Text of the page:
- green cardstock or construction paper visors
- black crayons or markers
- Velcro, dots or pre-cut strips
- party blowers (use the ones with plastic mouth pieces.)
- fly clip art
Frog’s eyes are placed on the top of their heads so that they can watch for flies or other insects. Frogs don’t hunt, they are opportunists.
A frog’s nostrils are placed on the point of the head so that the frog can sit in the green, duckweed covered water and have just its eyes and nose sticking up.
Frog tongues are attached to the front of their mouths. They are long and sticky. When a fly or insect comes by, the frog zaps out its tongue to catch its meal.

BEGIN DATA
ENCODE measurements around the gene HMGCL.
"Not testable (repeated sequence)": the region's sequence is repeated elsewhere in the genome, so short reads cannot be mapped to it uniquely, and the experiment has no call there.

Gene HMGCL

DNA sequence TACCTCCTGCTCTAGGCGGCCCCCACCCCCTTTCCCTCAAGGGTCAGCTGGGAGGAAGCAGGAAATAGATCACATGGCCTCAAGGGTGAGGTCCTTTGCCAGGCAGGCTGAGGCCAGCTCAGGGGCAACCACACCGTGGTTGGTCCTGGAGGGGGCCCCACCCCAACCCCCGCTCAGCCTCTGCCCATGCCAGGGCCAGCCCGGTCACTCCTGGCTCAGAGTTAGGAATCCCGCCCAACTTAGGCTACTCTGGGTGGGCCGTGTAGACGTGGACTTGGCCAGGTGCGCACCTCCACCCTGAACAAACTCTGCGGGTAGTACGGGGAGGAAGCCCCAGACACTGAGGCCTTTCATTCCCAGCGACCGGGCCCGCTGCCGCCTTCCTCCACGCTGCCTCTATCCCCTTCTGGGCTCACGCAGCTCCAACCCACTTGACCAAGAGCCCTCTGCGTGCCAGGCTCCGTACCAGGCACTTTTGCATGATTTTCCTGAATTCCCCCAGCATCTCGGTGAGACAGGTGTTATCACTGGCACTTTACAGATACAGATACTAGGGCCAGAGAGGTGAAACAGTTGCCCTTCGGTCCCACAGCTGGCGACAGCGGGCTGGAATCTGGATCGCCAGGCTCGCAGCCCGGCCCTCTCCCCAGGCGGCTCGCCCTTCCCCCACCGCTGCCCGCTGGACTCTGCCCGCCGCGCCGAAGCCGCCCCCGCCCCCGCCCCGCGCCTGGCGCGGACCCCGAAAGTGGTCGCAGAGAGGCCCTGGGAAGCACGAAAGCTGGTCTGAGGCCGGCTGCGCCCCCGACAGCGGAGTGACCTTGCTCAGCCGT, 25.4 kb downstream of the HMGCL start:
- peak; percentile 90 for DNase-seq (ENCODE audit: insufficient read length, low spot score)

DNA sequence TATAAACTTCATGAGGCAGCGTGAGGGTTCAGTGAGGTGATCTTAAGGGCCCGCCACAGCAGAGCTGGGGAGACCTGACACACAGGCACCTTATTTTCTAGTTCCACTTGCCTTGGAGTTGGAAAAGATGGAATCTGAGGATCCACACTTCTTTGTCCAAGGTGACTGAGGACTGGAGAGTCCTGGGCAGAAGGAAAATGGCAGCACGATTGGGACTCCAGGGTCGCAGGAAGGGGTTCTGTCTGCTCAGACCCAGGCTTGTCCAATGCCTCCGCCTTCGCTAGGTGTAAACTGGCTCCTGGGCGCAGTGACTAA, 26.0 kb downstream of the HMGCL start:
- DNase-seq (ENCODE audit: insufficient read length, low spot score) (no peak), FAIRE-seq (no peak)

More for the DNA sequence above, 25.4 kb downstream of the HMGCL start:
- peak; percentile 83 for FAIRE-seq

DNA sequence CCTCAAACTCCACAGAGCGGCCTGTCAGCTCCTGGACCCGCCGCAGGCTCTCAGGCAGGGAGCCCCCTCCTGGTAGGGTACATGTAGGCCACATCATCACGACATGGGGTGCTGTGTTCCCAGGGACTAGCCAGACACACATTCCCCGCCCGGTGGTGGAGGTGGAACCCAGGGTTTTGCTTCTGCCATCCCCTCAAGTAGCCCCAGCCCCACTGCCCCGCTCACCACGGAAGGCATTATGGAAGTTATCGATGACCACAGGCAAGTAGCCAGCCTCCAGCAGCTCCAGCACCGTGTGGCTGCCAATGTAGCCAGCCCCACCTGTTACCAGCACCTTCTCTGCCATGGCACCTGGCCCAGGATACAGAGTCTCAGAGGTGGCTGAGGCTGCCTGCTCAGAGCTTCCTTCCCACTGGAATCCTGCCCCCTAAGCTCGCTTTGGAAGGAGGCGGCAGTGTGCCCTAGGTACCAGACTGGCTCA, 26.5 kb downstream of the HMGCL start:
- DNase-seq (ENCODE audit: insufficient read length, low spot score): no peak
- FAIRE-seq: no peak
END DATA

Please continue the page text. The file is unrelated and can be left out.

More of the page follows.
Frogs call to each other by filling their vocal sacs with air and then releasing the air to make a sound.
Ask the children to use the black crayon/marker to draw two big eyes on the top of their visors. Then have them draw two small nostrils.
Pass out the party blowers, the Velcro, and the clip art flies. Children cut out their fly. They can color it if they want but the space behind the head needs to stay blank so that the Velcro sticks.
Put the “loop” piece of Velcro on the fly behind the head. To make the “frog tongue” put the “hook” piece of Velcro on the end of the party blower.
Have the children place their flies on the floor, put on the visors, stick the “tongues” in their mouths and catch those flies!
Older children can complete their frog costume bay adding a frog’s vocal sac (the balloon). A frog “call” can be made by rubbing the filled balloon with wet fingers or by slowly releasing the air from the balloon.
Iowa Early Learning Standards:
8.2, 13.1, 13.3, 14.3
Related Kindernature Resources: